Reported by: Rod Burdick

Walter J. McCarthy Aids in Rescue

The 110-foot excursion boat Grampa Woo is aground on Passage Island off the northern tip of Isle Royale after breaking free from its moorings in Grand Portage, Minn., on Oct. 30.

Meanwhile, the two men who were aboard the vessel when it went adrift are alive thanks to a combination of good luck and good seamanship and bravery by the crews of the Walter J. McCarthy, the Canadian tug Glenada and the Canadian Coast Guard boat Westfort. The vessels braved winds up to 70 mph and seas to 15 feet to save the two men from their ice-covered boat.

The adventure began about 9 a.m. Oct. 30. The tour boat was tied to a mooring buoy in Grand Portage harbor when 50 mph winds pulled the buoy loose from its 4,000-pound anchor and blew the boat into Lake Superior with Capt. Dana Kollars and his first mate aboard. The Grampa Woo was powerless to save itself because its propellers and rudders had been removed for repairs. Eight-foot waves in the harbor prevented small boats there from getting a line aboard the tour boat.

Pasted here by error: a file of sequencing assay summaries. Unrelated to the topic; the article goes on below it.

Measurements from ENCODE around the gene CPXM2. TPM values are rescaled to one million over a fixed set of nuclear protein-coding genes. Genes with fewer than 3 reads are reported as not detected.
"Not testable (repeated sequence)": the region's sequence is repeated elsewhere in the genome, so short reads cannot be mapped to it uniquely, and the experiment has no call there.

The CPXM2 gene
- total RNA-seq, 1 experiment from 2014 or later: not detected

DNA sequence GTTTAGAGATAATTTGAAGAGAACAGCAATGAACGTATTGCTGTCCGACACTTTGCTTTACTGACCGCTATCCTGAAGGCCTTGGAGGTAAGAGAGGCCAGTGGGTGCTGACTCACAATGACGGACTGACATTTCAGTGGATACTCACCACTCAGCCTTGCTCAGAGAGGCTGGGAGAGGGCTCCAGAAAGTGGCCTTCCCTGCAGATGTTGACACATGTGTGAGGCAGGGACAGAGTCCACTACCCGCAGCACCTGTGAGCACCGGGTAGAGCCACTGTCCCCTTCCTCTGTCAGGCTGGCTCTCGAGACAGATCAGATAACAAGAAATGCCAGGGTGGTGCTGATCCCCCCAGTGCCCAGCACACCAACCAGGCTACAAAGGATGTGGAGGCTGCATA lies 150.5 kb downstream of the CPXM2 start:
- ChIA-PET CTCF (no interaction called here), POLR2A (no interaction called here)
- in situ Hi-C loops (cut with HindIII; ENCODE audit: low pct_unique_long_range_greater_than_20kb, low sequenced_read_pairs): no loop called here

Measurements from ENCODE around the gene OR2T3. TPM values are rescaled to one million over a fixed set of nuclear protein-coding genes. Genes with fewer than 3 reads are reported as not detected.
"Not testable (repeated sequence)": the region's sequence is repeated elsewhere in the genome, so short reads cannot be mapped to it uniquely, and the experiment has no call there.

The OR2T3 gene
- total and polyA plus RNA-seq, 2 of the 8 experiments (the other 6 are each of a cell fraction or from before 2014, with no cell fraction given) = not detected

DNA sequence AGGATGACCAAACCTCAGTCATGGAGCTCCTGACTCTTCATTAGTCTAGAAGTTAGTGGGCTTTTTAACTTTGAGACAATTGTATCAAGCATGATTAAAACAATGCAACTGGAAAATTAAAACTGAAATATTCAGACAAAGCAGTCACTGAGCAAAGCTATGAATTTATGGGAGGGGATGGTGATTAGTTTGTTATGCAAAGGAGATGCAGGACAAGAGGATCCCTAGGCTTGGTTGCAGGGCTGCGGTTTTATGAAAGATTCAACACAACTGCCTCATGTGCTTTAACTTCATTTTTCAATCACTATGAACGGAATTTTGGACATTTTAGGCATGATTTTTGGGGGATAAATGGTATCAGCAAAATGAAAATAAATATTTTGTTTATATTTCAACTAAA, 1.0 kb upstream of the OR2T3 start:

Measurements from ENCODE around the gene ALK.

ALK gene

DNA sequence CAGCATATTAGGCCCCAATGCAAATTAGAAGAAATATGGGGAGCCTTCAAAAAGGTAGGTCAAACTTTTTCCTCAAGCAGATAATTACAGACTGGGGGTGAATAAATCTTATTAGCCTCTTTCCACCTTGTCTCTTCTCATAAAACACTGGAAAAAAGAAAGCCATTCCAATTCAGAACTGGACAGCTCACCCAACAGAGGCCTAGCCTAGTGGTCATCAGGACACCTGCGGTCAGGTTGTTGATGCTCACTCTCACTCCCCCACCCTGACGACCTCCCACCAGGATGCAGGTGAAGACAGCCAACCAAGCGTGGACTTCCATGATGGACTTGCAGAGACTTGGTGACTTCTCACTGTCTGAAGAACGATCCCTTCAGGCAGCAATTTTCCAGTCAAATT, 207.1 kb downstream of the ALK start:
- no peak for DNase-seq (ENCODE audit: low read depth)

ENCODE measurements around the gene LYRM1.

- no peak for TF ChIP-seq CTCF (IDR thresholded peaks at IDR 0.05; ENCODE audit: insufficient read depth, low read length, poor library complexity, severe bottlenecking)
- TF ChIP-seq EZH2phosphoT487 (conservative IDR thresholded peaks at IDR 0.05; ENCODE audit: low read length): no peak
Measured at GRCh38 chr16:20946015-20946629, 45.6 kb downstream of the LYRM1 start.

About 11 a.m., Kollars contacted the 1,000-foot Walter J. McCarthy, which was sailing the North Shore route to avoid 20-foot waves on the open lake. The coal-laden McCarthy was the last vessel to leave Duluth before a major storm blew across Lake Superior and brought vessel traffic to a halt. The McCarthy was likely the only vessel off the North Shore that morning - an amazing bit of good luck for the Grampa Woo's crew.

The McCarthy's master, Capt. Lawrence Smyth, declined a request to tow the Grampa Woo into Grand Portage - an impossibility given the McCarthy's size. Instead, Smyth offered to tow the Grampa Woo to Thunder Bay, about 40 miles away. The McCarthy spent three hours and made two passes before putting a line aboard the tour boat about 2 p.m. Oct. 30.

"You don't turn tight circles in a 1,000-footer, and you don't just stop it. I was worried they'd get blown into us and then pulled under and I'd end up killing the people I was trying to rescue," Smyth told the Duluth News-Tribune. "Our crew was running around on icy decks, in what was 8 foot seas and building...That boat (the Grampa Woo) was rocking like a bucking horse."